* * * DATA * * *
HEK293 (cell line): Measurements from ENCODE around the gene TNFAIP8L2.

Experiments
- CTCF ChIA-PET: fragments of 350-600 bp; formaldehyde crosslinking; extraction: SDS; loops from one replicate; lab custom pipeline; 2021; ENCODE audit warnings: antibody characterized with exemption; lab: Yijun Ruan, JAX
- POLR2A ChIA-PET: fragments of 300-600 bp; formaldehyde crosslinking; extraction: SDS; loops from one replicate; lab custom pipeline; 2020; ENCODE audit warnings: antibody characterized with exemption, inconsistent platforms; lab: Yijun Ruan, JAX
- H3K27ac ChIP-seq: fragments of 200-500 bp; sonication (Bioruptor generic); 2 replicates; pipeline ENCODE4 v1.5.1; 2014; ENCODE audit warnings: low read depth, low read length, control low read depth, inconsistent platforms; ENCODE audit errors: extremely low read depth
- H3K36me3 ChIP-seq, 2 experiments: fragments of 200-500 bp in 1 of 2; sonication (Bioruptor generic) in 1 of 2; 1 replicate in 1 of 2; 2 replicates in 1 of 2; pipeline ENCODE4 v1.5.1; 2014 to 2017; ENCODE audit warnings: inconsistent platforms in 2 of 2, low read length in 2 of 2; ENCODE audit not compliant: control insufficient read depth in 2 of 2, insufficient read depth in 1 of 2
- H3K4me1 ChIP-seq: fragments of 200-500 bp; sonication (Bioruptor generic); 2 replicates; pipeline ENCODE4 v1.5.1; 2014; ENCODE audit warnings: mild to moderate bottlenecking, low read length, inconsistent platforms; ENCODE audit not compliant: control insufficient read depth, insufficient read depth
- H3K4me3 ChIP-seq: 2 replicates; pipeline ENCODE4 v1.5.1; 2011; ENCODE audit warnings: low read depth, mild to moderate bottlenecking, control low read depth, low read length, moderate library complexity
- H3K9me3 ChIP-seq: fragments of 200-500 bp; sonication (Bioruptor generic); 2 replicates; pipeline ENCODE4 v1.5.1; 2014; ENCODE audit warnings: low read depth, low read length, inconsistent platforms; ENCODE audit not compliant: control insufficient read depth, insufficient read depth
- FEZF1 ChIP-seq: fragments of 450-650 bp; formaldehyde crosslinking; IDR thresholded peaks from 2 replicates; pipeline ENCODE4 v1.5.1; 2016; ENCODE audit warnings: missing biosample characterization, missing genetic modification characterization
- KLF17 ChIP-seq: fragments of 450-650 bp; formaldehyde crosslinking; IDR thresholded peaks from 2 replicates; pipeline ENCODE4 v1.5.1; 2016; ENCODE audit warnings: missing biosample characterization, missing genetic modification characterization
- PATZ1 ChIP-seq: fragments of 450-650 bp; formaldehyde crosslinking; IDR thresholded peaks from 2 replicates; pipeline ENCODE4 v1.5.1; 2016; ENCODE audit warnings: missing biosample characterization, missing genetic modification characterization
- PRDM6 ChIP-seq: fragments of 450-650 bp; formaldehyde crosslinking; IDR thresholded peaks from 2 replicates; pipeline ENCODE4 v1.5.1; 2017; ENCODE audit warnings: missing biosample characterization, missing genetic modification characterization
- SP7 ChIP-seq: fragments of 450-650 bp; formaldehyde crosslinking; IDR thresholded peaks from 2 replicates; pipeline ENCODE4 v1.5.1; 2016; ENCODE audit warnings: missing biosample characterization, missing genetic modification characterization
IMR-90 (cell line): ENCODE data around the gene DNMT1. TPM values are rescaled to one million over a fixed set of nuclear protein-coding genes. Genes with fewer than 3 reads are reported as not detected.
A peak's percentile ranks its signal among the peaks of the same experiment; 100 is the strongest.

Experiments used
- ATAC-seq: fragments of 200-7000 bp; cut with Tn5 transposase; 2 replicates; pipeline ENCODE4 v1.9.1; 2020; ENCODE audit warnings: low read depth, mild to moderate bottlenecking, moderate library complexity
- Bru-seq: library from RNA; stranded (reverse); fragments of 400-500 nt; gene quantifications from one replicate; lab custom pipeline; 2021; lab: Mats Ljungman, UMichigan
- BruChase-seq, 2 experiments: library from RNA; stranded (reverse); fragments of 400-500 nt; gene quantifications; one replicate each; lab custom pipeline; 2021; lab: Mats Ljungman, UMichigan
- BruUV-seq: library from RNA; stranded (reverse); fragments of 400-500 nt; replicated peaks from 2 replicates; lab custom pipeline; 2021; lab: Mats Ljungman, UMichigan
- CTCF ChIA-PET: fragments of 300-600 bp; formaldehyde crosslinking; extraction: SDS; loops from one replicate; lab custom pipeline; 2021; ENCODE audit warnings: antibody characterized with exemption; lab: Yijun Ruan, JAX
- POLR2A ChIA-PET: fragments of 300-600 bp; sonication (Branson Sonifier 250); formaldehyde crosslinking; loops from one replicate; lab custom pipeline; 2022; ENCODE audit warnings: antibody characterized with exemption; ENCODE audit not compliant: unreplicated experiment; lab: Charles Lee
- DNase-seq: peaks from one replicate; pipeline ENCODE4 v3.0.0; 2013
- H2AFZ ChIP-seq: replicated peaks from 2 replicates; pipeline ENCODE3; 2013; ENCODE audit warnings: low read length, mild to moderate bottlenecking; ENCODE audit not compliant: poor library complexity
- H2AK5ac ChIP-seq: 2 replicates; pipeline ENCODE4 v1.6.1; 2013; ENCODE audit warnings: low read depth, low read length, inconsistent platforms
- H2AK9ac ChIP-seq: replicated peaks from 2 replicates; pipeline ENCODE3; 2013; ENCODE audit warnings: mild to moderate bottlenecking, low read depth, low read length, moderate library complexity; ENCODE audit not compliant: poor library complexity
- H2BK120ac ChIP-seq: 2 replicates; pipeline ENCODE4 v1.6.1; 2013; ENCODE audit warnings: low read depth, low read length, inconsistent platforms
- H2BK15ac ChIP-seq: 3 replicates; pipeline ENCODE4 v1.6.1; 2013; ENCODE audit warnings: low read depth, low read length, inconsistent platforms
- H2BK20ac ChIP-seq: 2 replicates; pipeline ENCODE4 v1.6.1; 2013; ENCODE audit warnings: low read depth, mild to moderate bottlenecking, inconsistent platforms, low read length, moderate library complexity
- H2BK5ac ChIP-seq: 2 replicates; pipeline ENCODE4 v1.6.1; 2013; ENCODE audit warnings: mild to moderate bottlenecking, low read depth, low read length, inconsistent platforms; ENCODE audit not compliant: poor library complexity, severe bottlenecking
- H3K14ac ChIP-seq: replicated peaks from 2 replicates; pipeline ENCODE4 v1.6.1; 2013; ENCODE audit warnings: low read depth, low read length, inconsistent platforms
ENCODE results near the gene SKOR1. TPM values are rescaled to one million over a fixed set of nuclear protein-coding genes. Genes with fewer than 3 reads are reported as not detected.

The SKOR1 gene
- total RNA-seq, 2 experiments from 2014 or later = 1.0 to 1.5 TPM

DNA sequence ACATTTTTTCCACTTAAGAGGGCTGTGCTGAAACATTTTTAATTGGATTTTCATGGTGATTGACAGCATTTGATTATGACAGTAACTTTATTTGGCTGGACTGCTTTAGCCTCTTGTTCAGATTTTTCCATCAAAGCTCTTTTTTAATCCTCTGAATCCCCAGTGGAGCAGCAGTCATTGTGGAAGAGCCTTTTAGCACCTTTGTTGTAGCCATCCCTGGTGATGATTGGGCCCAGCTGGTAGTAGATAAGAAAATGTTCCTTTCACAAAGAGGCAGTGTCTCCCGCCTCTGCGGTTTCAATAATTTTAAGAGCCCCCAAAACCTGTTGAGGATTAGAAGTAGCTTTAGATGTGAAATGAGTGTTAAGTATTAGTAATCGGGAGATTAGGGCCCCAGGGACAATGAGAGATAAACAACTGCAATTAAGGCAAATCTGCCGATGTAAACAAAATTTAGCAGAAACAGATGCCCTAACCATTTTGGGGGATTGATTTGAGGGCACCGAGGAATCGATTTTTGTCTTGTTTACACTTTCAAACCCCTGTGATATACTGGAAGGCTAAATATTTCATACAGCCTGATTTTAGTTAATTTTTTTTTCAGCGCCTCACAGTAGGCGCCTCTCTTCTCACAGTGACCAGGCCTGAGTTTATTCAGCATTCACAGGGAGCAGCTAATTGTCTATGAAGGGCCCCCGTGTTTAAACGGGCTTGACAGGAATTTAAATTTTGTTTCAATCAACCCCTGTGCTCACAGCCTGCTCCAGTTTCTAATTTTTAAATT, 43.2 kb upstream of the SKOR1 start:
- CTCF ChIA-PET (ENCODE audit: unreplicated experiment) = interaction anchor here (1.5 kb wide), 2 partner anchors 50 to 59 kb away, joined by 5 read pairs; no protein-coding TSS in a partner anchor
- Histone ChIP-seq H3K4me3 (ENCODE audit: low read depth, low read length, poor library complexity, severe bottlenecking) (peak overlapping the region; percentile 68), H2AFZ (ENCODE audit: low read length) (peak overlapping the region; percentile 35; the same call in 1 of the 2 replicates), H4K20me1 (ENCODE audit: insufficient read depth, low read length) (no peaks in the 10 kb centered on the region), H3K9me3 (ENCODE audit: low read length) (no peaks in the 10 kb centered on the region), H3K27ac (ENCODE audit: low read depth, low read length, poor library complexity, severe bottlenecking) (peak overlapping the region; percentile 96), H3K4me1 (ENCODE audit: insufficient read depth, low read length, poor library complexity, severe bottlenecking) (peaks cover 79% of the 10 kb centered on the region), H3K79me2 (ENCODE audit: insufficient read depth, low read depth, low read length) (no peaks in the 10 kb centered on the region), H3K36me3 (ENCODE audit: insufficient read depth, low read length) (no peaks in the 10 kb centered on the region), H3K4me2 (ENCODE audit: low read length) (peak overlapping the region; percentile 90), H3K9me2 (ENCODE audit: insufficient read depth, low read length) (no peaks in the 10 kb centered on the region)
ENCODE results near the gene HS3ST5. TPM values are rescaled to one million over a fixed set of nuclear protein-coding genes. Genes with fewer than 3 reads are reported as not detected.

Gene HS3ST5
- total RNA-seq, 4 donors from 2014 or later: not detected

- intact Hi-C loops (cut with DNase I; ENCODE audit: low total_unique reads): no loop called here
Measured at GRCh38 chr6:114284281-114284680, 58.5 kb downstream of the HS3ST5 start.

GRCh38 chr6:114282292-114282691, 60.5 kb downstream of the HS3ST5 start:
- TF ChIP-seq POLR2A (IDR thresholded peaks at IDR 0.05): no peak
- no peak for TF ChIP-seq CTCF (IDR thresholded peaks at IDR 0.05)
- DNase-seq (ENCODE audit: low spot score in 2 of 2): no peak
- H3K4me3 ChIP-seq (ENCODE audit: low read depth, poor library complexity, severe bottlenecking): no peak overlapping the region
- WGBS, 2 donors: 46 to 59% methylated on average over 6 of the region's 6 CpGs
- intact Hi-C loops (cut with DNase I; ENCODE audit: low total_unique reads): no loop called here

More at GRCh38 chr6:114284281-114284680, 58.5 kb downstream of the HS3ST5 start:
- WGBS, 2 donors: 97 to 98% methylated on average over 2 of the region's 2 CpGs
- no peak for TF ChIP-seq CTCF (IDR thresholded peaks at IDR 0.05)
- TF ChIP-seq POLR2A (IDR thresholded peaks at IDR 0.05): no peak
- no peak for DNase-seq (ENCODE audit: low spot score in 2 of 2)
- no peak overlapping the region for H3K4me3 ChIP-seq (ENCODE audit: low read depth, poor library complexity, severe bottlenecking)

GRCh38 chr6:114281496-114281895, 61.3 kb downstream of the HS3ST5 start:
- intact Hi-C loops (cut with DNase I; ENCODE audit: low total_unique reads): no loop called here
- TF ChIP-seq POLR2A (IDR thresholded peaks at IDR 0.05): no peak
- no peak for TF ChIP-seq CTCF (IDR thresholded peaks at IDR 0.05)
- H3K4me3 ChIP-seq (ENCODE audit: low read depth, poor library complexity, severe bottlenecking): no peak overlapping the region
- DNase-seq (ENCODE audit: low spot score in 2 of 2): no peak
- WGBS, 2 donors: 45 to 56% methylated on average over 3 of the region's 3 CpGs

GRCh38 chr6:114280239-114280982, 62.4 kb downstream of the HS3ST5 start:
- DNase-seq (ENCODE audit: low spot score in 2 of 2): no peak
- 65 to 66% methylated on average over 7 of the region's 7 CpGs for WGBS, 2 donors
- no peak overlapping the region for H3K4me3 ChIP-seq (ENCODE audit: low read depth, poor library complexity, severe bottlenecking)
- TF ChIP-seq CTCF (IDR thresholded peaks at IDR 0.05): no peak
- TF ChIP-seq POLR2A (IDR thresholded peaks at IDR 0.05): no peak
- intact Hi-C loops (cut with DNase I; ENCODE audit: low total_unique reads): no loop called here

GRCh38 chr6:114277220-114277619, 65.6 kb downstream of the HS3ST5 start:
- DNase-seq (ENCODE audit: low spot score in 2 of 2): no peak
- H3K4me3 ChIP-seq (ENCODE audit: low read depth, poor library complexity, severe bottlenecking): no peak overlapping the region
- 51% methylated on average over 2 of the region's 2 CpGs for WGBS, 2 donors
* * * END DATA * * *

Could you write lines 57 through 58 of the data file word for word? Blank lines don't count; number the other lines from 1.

GRCh38 chr6:114281496-114281895, 61.3 kb downstream of the HS3ST5 start:
- intact Hi-C loops (cut with DNase I; ENCODE audit: low total_unique reads): no loop called here